Reviewing: Bridges, A. E. H., Barnes, D. K. A., Bell, J. B., Ross, R. E. & Howell, K. L. Depth and latitudinal gradients of diversity in seamount benthic communities. J. Biogeogr. 1–12 (2022). doi:10.1111/jbi.14355
A slice of the deep sea
Welcome to the deep sea! This vast ocean habitat starts at depths where sunlight dims (about 650 ft, or about the length of two football fields) and continues to the seafloor below. There are different types of habitats in the deep sea based on the topography (the shape of the seafloor) and whether the seafloor is rock or sand. Soft-bottom habitats are dusted with fine sediment and dominate the deep sea in the form of abyssal plains and continental slopes. Hard-bottom habitats are rare comparatively but are important sites for diversity, feeding, and reproduction. They are present in the form of seamounts (unexposed islands) and oceanic island slopes, hydrothermal vents, and volcanic ridges.
Hard-bottom habitats are known to host different types of animals than soft bottom sediments. While soft-bottom sediments are mostly composed of infauna, animals like snails, bivalves, and worms that live and eat in the sediment, hard-bottom habitats predominately host filter-feeding animals that attach themselves to rocks like corals, anemones, and sponges.
Hungry for more
With limited light penetrating these waters, these deep-sea habitats cannot support the primary production of food, thus animals rely strictly on the export of food from the waters above. As you go deeper into the ocean, or further away from food-rich surface waters, fewer nutrients are available for animals in the deep sea. In these situations, the ecosystem is food limited and unable to support as many different animal species. Scientists have observed this phenomenon numerous times in soft seafloor deep-sea habitats where diversity is lower the deeper you go. However, this theory has never been tested on hard-bottom habitats, which may have similar gradients in food availability.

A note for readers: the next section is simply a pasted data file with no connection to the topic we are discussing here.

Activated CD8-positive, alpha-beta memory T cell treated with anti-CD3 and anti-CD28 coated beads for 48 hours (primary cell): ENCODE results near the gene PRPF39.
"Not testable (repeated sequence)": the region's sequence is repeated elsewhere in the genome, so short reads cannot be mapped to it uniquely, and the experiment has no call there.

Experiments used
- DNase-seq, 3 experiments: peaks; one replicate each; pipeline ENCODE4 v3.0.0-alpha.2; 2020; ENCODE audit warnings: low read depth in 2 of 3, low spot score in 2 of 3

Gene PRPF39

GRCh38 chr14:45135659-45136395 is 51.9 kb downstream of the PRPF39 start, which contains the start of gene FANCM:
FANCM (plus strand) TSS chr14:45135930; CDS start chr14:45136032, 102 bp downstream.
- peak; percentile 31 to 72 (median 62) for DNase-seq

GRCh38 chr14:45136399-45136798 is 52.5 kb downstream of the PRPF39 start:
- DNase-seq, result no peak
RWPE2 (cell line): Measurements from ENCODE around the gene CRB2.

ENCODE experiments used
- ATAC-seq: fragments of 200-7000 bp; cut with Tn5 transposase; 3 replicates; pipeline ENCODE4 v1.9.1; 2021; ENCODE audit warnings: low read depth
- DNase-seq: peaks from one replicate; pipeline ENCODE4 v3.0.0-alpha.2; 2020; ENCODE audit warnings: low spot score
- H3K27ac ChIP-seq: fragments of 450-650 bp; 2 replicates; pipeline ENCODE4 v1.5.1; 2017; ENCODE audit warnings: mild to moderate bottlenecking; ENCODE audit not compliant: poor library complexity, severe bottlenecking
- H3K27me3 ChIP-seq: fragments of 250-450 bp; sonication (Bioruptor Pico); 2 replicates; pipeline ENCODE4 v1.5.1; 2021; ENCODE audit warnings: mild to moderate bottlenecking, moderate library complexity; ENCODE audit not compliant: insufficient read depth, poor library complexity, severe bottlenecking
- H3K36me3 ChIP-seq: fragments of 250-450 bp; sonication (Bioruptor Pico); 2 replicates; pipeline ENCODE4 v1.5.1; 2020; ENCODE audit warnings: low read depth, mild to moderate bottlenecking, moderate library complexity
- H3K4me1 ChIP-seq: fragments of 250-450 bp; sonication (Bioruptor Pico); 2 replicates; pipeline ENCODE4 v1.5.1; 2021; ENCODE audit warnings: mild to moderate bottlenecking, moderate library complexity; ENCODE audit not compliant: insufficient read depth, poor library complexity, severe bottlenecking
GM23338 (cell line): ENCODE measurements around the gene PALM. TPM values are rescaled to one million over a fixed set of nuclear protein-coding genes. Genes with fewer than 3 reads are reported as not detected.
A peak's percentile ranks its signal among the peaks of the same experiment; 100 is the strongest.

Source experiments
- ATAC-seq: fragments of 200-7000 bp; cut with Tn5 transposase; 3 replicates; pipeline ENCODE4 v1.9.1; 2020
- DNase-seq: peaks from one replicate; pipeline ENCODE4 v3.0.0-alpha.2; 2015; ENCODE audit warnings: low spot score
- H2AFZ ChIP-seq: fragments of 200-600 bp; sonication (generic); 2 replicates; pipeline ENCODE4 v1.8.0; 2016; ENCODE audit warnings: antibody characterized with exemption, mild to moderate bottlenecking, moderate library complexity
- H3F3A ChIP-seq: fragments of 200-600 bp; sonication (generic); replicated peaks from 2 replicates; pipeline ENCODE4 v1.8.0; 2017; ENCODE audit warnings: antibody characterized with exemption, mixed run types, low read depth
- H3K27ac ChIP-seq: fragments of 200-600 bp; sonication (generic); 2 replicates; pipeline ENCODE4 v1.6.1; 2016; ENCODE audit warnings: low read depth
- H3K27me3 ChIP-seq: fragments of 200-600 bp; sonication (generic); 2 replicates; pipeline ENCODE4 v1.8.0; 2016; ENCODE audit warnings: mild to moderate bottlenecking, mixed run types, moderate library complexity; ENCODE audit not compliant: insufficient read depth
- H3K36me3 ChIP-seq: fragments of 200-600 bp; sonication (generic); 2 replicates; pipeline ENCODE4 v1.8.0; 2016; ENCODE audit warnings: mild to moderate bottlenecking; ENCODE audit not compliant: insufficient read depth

Testing new waters
Researchers based out of the UK sought to see if hard-bottom deep-sea habitats also have decreases in species diversity related to food availability. To test this hypothesis, the researchers used underwater images to characterize animals on three different seamounts and oceanic islands in the South Atlantic. These sites have steep sides descending into deep water and are predominately composed of hard-bottom, volcanic substrates. The team also recorded the environmental conditions at each site, including latitude and depth, which are considered proxies for food availability.
Fractures in a rock-solid theory
A total of 624 images were collected across the three oceanic islands with many different animals observed. The number of species did vary across the different oceanic islands where more species were found in the temperate site (c) than those of tropical latitude (a,b). However, within each site, diversity did not change with depth. Rather than fewer species being found in deeper waters as expected, there were just different species occupying deeper waters.
The major takeaway from these findings is that the theory of less diversity where food is lower may not universally apply in the deep sea! Maybe species adapt to low food availability differently across habitats or there is an unaccounted food source in these habitats? Though we may imagine the deep sea as dark, deep, and monotonous, there are different forces at play across the deep-sea such that what we may consider “rules” don’t apply everywhere. We can appreciate the complexity of diversity in the deep sea as new doors are opened from this research.
I am a PhD candidate in Biological Oceanography at the University of Hawaiʻi at Mānoa. I use DNA found in the environment (eDNA), like a forensic scientist, to detect deep-sea animals and where they live. When I am not studying the ocean, I am most likely in the ocean surfing or diving along the beautiful coasts of O‘ahu.